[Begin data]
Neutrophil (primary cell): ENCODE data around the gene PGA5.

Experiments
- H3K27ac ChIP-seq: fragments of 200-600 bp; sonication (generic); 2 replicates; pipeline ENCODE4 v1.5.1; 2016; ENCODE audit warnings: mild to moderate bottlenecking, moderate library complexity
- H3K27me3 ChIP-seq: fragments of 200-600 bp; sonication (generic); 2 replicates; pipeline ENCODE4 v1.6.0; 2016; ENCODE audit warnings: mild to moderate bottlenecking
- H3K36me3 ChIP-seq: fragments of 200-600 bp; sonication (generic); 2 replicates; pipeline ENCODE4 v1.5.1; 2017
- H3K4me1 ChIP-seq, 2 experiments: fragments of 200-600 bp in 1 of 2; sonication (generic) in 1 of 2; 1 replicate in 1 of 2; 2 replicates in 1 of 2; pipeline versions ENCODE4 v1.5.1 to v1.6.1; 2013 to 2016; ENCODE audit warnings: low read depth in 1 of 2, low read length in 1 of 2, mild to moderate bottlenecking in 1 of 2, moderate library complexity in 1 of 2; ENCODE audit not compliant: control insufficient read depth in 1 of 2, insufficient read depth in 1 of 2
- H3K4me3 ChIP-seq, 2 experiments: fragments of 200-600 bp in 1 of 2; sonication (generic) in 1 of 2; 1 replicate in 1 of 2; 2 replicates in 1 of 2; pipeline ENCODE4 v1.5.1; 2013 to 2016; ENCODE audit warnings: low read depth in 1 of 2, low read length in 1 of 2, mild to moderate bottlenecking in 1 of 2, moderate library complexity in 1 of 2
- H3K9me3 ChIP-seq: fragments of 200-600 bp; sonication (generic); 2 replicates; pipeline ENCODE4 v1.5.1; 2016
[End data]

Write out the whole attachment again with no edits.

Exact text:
Neutrophil (primary cell): ENCODE data around the gene PGA5.

Experiments
- H3K27ac ChIP-seq: fragments of 200-600 bp; sonication (generic); 2 replicates; pipeline ENCODE4 v1.5.1; 2016; ENCODE audit warnings: mild to moderate bottlenecking, moderate library complexity
- H3K27me3 ChIP-seq: fragments of 200-600 bp; sonication (generic); 2 replicates; pipeline ENCODE4 v1.6.0; 2016; ENCODE audit warnings: mild to moderate bottlenecking
- H3K36me3 ChIP-seq: fragments of 200-600 bp; sonication (generic); 2 replicates; pipeline ENCODE4 v1.5.1; 2017
- H3K4me1 ChIP-seq, 2 experiments: fragments of 200-600 bp in 1 of 2; sonication (generic) in 1 of 2; 1 replicate in 1 of 2; 2 replicates in 1 of 2; pipeline versions ENCODE4 v1.5.1 to v1.6.1; 2013 to 2016; ENCODE audit warnings: low read depth in 1 of 2, low read length in 1 of 2, mild to moderate bottlenecking in 1 of 2, moderate library complexity in 1 of 2; ENCODE audit not compliant: control insufficient read depth in 1 of 2, insufficient read depth in 1 of 2
- H3K4me3 ChIP-seq, 2 experiments: fragments of 200-600 bp in 1 of 2; sonication (generic) in 1 of 2; 1 replicate in 1 of 2; 2 replicates in 1 of 2; pipeline ENCODE4 v1.5.1; 2013 to 2016; ENCODE audit warnings: low read depth in 1 of 2, low read length in 1 of 2, mild to moderate bottlenecking in 1 of 2, moderate library complexity in 1 of 2
- H3K9me3 ChIP-seq: fragments of 200-600 bp; sonication (generic); 2 replicates; pipeline ENCODE4 v1.5.1; 2016